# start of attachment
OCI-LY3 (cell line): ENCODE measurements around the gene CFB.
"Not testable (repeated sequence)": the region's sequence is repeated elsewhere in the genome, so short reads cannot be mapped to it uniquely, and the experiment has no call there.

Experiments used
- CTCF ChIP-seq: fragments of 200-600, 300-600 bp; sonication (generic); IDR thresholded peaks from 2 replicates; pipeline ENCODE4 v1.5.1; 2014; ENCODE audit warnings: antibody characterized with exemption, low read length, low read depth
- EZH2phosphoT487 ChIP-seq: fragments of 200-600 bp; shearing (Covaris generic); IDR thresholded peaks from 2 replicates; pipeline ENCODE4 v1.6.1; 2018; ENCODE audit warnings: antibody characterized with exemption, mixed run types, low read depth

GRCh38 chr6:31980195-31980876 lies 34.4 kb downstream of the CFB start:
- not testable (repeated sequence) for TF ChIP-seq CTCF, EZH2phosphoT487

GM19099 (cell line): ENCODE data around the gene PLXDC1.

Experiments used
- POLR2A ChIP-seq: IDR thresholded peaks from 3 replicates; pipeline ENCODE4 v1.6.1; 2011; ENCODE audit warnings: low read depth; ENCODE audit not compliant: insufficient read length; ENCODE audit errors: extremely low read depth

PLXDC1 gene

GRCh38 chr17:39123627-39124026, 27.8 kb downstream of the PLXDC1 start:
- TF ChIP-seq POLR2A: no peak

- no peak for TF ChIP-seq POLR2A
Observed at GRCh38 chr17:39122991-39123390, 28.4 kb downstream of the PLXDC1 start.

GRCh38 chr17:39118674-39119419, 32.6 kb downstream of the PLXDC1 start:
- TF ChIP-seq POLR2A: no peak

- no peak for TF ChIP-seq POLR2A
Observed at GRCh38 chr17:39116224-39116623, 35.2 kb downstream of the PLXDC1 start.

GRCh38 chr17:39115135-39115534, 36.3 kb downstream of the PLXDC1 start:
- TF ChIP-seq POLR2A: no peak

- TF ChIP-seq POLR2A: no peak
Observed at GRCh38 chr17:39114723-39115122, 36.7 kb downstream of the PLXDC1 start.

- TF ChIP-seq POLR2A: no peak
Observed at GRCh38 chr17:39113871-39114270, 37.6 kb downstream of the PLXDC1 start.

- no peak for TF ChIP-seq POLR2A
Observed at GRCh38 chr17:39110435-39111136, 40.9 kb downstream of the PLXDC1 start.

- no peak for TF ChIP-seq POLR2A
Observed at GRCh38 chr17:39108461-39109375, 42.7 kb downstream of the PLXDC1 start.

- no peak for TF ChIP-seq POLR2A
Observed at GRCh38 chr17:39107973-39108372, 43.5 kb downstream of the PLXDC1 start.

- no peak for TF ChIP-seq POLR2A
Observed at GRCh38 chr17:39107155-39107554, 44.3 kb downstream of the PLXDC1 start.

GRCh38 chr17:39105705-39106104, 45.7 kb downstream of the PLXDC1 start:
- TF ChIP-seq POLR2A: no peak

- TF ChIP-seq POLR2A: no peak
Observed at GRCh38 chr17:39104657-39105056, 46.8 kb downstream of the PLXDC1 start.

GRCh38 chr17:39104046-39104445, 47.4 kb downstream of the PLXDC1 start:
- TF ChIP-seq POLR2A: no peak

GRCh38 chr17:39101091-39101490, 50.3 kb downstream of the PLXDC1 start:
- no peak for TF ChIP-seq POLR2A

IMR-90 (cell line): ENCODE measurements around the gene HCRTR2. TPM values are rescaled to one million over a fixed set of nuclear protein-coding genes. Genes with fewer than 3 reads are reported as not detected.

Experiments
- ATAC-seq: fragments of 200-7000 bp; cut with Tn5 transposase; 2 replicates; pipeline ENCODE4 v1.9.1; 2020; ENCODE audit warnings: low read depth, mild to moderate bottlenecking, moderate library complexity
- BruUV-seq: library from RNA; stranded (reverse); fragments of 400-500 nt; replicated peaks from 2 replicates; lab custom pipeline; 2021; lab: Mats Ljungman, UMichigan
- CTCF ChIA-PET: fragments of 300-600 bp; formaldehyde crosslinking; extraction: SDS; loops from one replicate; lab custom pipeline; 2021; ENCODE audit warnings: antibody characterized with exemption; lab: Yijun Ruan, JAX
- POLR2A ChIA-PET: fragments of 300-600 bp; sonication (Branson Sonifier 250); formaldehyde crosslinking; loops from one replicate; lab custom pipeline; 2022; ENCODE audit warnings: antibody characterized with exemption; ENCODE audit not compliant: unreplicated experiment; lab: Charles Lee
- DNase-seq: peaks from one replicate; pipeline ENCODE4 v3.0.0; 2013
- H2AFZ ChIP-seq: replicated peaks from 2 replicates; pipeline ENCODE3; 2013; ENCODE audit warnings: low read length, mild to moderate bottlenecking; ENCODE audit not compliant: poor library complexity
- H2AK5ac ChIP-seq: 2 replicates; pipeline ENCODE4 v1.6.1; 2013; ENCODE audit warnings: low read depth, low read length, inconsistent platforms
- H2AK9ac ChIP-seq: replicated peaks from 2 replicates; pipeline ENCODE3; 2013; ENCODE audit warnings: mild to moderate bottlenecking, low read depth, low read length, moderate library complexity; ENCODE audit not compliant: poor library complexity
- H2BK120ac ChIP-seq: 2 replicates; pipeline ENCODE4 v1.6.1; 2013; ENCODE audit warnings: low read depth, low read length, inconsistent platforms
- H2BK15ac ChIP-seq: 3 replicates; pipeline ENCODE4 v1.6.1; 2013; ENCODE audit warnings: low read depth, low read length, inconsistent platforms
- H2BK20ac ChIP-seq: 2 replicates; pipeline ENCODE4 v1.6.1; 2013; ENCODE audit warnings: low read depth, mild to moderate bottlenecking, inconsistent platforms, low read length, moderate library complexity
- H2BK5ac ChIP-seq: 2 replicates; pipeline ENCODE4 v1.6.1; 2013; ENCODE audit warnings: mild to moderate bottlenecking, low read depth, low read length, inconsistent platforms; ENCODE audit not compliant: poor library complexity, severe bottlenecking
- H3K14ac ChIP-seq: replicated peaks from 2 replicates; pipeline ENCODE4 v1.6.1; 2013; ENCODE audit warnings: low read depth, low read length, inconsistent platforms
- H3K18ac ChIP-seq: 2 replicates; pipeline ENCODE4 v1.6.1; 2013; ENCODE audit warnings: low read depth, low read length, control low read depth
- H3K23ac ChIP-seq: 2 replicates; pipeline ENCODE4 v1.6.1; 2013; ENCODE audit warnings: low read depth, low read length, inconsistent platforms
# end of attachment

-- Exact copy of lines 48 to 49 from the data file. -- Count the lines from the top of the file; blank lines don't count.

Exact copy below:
- DNase-seq: peaks from one replicate; pipeline ENCODE4 v3.0.0; 2013
- H2AFZ ChIP-seq: replicated peaks from 2 replicates; pipeline ENCODE3; 2013; ENCODE audit warnings: low read length, mild to moderate bottlenecking; ENCODE audit not compliant: poor library complexity